Sage Hill Gardens

Sage Hill Gardens in Waiting~

So, while we wait, let’s talk about garden space and how to utilize even the smallest areas. Small spaces can bring a bounty of herbs and vegetables.

So...if you are thinking you don't have room to grow herbs or your own garden...think again...outside the box. Most edible plants do very well in somewhat crowded surroundings.

In a small 4X8 raised bed you can have a tomato plant or two, a basil plant, a chive, dill, thyme and maybe even a sage or oregano plant.

Keeping the bed clean and free of weeds, and training your plants to grow up and not out, are the key.

Tomatoes, cucumber, squash; any plant that produces runners can be caged or made to grow up a heavy string trellis. Basil and other herb plants have to be pinched back and trained to grow tall and not bushy.

Chives will spread from the root, so to keep them at a desired size just dig and divide the clumps two or three times during the growing season. If you don't have extra yard space to transplant them to, use a large container such as a #2 wash tub or any sturdy outside pot.

Chives make lovely little potted gifts for those times when just a little note of appreciation is welcomed.

This is the time to be working your compost, either making your own or just mixing the best of what you can find in garden centers.

A great mineral to add to your compost or garden soil is "Azomite" a natural product of volcanic ash. Check with your local agricultural office about where you can find this product in your area. It can be ordered from a company in Utah, but, unless you need a large amount is very expensive to purchase this way.

This is the time to plant root crops in the mid-South…however; many areas are very wet from all the snow and ice with rains coming this week. Never work your soil when wet…it will dry hard and clumpy. So another 2 weeks of waiting may be the answer for many.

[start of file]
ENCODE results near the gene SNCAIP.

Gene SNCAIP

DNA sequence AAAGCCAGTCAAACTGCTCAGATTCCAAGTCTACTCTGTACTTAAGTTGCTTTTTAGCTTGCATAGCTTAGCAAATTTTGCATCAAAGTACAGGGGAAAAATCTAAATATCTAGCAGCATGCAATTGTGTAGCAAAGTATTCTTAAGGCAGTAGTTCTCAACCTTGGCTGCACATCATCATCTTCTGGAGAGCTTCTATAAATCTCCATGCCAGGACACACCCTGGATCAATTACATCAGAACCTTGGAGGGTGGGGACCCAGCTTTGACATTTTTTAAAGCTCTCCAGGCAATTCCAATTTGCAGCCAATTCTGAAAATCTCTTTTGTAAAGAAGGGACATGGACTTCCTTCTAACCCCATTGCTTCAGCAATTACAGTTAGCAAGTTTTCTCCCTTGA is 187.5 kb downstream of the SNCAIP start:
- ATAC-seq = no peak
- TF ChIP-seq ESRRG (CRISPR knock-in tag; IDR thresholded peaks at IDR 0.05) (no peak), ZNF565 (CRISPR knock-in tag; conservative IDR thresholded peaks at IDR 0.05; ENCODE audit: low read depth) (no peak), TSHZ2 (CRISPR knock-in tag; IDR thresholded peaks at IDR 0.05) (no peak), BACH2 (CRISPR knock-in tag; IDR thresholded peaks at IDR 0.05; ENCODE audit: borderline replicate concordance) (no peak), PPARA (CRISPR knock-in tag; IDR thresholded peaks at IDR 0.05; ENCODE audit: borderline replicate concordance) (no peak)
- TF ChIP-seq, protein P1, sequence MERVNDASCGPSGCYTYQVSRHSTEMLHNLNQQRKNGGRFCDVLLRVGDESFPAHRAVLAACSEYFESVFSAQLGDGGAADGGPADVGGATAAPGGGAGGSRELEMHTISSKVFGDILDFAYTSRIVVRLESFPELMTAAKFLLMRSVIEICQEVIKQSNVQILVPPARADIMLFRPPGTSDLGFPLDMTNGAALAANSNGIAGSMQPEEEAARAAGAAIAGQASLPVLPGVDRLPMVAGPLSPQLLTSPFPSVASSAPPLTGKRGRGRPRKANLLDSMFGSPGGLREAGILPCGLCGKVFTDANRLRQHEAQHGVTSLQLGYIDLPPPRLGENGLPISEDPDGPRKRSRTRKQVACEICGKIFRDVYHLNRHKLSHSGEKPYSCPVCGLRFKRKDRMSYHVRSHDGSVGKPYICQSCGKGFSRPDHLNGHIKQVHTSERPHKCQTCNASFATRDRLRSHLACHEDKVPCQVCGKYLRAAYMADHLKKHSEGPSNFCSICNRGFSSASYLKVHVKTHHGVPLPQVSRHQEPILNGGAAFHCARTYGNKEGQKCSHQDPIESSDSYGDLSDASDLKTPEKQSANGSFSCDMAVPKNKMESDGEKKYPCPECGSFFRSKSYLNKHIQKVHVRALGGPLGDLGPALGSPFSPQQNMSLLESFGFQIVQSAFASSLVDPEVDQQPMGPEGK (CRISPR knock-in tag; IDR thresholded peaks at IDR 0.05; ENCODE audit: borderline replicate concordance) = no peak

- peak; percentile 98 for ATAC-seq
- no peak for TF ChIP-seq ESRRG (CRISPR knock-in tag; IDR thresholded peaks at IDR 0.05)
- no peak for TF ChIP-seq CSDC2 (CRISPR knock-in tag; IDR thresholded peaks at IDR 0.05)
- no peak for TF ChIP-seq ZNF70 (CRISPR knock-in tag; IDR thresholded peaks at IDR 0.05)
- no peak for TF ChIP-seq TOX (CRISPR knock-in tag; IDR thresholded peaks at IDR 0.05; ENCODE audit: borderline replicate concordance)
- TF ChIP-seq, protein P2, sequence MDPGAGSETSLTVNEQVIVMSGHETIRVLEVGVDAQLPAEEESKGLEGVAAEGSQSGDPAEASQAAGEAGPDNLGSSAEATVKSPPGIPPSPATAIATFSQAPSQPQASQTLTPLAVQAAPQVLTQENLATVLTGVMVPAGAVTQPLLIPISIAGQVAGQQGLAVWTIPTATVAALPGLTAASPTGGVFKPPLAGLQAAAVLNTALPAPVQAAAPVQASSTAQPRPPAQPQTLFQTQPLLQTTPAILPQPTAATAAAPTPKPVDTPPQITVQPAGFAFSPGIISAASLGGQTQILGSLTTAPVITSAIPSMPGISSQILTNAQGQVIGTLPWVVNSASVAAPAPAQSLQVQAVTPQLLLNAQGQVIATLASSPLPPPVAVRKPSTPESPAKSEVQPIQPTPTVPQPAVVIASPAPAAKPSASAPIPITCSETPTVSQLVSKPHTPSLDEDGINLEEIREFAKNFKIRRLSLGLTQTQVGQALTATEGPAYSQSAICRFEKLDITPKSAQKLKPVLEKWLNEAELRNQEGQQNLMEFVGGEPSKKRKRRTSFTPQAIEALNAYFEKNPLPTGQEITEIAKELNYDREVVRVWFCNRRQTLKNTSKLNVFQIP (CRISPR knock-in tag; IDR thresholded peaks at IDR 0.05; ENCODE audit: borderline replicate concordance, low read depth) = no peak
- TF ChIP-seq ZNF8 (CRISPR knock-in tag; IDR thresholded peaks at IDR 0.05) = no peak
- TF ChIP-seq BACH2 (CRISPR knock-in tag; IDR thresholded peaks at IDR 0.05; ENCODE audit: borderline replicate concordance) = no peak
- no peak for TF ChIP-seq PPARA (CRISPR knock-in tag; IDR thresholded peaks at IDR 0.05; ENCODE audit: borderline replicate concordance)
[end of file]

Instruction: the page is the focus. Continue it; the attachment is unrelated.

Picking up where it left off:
Some crops to consider are: Leeks, onions, Brussels sprouts ( I don’t like them, so I don’t grow them!) Hamburg parsley, Broad beans, lettuces and scallions.

Raspberries should be top dressed with sulfate of potash.

Don’t forget to keep a record of what, where, and when you plant.

In a heated greenhouse you can sow celery, peppers, cucumbers and tomatoes for planting outside in May.

Now…to be patient and wait for the sunny days of spring to show!

Have questions…please ask…. br@sagehillgardens.com


~ Do you know? Leeks are older than the onion.

It is listed as an ingredient in one of the world’s oldest recipes, a lamb and leek stew inscribed on a 4,000 year old Babylonian tablet. The Greeks called it prasa, the Arabs kurrats, and the Romans, who brought the leek into northern Europe, porrum.

The Celtic Welsh, who did their best to resist the invading Romans, called it cenhinen and adopted the leek as their national plant.

To a most successful year of gardening~

Bea Rigsby-Kunz
Sage Hill Gardens
bea.kunz@gmail.com
https://www.facebook.com/sagehill.farm
931-438-8328